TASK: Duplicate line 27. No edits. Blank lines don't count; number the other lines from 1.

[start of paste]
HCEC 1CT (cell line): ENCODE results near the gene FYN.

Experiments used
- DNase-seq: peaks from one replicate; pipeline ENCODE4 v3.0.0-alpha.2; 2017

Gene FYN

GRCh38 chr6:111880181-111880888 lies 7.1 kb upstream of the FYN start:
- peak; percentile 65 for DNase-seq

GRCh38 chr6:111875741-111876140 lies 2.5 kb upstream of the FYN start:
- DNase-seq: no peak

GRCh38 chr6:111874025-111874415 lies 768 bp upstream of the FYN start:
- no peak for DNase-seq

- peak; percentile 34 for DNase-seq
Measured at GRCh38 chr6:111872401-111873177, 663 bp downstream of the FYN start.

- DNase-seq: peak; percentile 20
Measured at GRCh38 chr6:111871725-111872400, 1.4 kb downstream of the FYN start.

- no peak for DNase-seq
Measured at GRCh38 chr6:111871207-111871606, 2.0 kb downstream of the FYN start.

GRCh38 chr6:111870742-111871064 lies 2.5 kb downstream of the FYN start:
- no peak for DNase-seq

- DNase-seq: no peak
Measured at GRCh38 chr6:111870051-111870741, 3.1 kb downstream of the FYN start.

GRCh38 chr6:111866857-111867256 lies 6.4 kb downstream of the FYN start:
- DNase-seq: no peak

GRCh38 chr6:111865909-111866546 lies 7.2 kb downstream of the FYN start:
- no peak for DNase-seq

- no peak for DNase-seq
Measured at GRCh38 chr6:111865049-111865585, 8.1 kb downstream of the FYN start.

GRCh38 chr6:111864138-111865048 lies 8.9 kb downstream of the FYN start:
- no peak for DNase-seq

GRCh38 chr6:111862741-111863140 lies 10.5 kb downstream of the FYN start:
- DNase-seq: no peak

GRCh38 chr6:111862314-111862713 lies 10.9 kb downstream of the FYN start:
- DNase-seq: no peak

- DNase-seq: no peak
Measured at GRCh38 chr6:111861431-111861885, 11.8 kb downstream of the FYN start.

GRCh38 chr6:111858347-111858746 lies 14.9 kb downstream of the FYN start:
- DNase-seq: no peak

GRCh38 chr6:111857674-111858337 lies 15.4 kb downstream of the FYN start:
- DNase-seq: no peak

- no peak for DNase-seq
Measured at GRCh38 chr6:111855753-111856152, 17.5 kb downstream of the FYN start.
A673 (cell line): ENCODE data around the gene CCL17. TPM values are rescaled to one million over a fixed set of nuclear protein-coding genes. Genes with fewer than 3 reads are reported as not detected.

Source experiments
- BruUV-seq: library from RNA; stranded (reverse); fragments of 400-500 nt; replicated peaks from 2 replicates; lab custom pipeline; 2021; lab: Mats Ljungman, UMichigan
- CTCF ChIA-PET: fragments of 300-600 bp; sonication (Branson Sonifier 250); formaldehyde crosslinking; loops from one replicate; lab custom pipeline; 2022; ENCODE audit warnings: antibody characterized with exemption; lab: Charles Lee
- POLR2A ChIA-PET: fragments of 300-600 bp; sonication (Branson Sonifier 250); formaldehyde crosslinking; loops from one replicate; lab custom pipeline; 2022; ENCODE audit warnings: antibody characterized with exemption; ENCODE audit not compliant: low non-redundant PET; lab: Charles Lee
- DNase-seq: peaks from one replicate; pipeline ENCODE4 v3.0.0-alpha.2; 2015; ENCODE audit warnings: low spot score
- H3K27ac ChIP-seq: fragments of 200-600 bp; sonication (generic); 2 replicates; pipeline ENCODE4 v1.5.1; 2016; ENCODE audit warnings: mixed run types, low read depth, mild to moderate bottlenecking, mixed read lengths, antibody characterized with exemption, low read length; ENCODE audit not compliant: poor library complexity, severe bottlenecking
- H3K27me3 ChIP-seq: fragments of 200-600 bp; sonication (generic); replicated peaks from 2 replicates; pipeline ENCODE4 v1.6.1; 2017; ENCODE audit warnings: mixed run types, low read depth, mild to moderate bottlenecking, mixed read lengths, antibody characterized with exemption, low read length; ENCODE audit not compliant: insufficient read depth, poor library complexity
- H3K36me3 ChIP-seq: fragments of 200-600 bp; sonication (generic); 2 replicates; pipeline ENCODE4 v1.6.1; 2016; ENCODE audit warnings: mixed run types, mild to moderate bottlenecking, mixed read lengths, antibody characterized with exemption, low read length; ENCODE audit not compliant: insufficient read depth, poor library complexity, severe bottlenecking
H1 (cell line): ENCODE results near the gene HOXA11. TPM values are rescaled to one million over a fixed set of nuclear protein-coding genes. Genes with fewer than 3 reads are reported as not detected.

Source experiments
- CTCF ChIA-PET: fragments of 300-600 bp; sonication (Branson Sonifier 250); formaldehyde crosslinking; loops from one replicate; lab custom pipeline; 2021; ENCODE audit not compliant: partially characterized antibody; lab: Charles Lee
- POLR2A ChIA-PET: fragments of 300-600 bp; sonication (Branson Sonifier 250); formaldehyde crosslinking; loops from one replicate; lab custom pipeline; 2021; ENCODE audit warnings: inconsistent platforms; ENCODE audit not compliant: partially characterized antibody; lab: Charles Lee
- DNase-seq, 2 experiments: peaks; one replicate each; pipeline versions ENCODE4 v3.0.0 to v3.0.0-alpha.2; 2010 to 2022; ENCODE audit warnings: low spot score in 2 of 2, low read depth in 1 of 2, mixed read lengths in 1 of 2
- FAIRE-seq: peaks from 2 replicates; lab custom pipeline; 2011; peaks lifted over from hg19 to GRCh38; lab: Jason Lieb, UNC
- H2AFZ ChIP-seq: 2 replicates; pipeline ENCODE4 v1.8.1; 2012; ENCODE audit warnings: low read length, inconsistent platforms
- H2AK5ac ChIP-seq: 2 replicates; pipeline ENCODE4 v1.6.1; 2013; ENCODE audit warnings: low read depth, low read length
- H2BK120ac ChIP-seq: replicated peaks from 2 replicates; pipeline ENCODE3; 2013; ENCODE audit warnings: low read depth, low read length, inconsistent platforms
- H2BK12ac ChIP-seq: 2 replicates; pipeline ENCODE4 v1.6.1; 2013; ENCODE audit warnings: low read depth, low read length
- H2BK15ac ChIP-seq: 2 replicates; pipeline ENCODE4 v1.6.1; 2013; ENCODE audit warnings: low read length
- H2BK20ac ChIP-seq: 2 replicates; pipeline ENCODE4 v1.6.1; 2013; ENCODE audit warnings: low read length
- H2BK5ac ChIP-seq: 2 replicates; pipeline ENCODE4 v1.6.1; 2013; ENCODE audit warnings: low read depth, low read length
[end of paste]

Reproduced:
GRCh38 chr6:111864138-111865048 lies 8.9 kb downstream of the FYN start: